After that year, Susie goes to local sports teams, gyms, athletic associations, etc., and offers to teach them how to use these AI tools in their businesses, either as a consultant or an employee.
Who is going to win in this career landscape?
The obvious answer is Susie.
By the time Timmy has graduated, four years later, Susie has already been working in the field for three years. She’s the one who looks at Timmy’s resume at the sports league she works for when he applies for a job after his college graduation. Susie throws his resume in the trash when she sees he has spent the last four years ignoring the rapidly shifting landscape of AI in her field (ouch!)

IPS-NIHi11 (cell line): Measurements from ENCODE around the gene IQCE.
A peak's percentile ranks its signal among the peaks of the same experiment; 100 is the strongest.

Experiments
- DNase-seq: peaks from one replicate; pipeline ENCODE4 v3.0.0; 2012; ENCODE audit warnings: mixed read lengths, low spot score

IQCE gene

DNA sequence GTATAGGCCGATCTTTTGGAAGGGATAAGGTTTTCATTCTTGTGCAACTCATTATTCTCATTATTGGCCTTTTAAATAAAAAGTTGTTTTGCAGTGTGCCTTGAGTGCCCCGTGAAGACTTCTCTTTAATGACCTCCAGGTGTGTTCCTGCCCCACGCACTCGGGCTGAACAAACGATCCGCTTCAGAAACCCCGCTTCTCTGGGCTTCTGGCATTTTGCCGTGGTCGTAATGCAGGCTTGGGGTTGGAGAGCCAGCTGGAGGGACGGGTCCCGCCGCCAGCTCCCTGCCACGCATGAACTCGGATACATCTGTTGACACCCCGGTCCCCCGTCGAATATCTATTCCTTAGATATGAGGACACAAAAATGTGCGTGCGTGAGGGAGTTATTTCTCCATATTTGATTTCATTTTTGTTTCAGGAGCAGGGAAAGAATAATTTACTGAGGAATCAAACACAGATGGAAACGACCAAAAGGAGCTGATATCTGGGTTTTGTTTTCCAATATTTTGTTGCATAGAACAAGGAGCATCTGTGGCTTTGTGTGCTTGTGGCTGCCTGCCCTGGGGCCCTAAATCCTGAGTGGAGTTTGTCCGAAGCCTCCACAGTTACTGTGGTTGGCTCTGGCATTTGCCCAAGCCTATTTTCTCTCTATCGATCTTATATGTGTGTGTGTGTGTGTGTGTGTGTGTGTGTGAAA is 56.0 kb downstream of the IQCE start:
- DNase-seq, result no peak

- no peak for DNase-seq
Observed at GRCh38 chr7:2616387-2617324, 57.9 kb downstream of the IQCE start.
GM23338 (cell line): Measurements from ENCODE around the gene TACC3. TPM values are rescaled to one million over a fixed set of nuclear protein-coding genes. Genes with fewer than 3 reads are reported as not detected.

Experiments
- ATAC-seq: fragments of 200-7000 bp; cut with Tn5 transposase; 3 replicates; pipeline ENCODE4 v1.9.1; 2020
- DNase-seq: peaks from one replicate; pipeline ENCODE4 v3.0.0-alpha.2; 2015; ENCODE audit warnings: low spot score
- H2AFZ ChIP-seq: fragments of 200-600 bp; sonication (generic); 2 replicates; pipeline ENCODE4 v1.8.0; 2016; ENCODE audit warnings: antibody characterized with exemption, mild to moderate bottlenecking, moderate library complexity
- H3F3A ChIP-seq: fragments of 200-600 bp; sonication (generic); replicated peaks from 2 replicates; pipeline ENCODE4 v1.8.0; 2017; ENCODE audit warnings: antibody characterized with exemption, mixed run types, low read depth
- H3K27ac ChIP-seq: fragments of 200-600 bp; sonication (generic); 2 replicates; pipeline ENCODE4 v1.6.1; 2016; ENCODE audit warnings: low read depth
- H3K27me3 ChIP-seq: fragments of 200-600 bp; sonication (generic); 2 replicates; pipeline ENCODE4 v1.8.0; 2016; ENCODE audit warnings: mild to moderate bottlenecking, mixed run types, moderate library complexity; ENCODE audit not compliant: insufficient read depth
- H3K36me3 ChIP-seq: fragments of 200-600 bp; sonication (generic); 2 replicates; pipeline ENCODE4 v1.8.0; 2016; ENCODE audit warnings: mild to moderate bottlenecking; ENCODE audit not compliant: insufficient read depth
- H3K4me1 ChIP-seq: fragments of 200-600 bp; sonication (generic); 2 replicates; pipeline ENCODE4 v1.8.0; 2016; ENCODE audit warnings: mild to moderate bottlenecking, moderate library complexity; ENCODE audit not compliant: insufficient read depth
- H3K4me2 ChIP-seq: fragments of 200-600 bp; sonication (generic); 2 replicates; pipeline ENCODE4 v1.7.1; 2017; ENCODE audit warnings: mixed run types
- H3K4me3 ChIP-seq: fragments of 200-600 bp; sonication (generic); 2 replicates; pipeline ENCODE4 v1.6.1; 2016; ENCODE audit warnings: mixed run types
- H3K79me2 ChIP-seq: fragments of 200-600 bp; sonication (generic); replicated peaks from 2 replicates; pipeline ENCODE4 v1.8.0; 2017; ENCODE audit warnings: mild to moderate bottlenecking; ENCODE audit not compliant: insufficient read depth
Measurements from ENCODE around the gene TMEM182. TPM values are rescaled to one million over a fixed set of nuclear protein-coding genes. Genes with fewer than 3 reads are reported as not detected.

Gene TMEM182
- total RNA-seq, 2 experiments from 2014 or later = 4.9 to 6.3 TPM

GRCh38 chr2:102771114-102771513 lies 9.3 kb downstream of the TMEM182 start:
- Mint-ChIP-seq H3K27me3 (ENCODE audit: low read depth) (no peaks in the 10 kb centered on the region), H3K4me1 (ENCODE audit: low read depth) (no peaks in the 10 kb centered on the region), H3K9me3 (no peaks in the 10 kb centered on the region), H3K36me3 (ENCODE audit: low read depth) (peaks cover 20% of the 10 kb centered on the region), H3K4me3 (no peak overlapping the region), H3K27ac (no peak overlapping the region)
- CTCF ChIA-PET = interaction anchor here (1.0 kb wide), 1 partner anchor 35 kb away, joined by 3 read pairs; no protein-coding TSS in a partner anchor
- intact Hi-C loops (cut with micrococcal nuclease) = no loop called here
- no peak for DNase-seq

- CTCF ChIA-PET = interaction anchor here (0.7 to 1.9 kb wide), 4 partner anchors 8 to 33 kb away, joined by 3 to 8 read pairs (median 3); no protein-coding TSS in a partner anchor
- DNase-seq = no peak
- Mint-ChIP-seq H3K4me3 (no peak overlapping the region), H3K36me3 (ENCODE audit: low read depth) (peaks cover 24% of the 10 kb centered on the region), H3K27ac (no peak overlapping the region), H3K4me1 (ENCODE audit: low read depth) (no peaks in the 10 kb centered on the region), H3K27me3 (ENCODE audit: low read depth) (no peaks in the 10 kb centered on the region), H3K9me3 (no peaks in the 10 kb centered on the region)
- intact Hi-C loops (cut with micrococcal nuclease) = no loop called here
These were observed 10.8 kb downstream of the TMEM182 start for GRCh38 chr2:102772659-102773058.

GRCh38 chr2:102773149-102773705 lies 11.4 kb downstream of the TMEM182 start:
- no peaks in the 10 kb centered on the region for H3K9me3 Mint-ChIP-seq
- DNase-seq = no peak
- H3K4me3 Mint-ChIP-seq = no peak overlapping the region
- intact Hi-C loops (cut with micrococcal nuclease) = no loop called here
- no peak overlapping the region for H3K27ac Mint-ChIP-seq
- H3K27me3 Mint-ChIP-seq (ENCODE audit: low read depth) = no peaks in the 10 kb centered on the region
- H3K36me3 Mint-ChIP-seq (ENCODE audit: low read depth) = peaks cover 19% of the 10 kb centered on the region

(Oh, and by the way, Susie’s got a bank account with solid savings for a 22-year-old, while Timmy is five figures in student debt, and can’t get a job.)
"What about all the non-economic reasons to go to college?”
Mind expansion, self-discovery, becoming well-rounded, making friends, being part of a community, critical thinking… how will Susie learn these?
My answer. Susie displayed a modicum of self-starting initiative, unlike Timmy. She discovered that libraries are free. Paperback books are cheap. Free informal learning groups are plentiful online and offline in any city. Mentors are usually a few networking meetings away. Community is all around, if you help create it.
Susie learned leadership by leading informal projects, in the arts, civic engagement, causes, and advocacy. Timmy may have learned some of these things in college, but one thing he didn’t learn is how to create these things on his own, without having to go into debt to pay someone else tens of thousands of dollars to teach him.